Flaw in Regex support for String


#21

No. It’s a much more serious problem (the issue the documentation you pointed out just talks about Regexes being mutated, but that can be worked around by creating the Regex objects directly and not using the r"…" macro).

What I noticed was the following (in pcre.jl):

const JIT_STACK = RefValue{Ptr{Cvoid}}(C_NULL)
const MATCH_CONTEXT = RefValue{Ptr{Cvoid}}(C_NULL)

Those would need to be allocated on a per-thread basis, or use a lock to control access, and can’t easily be worked around at the moment.


#22

A normal approach would be to put them in an array which should be relatively simple as when __init__ in PCRE is called we know the number of threads and this number cannot change later.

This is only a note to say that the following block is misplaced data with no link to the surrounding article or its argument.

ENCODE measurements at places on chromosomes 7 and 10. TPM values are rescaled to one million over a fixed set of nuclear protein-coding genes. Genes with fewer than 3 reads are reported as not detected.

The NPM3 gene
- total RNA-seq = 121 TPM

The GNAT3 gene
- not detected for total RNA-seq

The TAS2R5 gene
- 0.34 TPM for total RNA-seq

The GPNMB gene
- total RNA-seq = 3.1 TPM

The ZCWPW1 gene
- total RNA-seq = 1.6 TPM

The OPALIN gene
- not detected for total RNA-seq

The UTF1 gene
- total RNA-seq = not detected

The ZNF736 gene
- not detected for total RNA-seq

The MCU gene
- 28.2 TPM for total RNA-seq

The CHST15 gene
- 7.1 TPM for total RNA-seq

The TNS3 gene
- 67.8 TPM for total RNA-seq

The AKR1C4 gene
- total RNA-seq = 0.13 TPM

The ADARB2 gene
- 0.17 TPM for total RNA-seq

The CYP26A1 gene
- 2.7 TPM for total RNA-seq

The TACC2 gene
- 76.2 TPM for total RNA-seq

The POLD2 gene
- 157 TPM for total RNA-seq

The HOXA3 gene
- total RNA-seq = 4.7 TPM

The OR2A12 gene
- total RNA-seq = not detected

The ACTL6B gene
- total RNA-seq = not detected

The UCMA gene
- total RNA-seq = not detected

#23

Yes, exactly. I’m not saying that it wouldn’t be simple, just that it’s another gotcha if you try to use threads at the moment.
Julia really needs a simple way (as other people such as Steven Johnson have asked for) to create something as thread-local storage, and make sure that accessing those variables is fast.


#24

I meant when passing NO_CHECK_UTF for the match but not for the regex compilation (or for both since it doesn’t make a difference if the regex is valid).

AFAICT these links refer to issues where invalid UTF-8 strings are incorrectly considered as valid, which is clearly problematic. In Julia String provides no guarantees that its contents are valid UTF-8, so people should call isvalid or use a validated string type if they rely on it for safety or correctness.


#25

There are also other issues listed in the Unicode Technical Report on security considerations.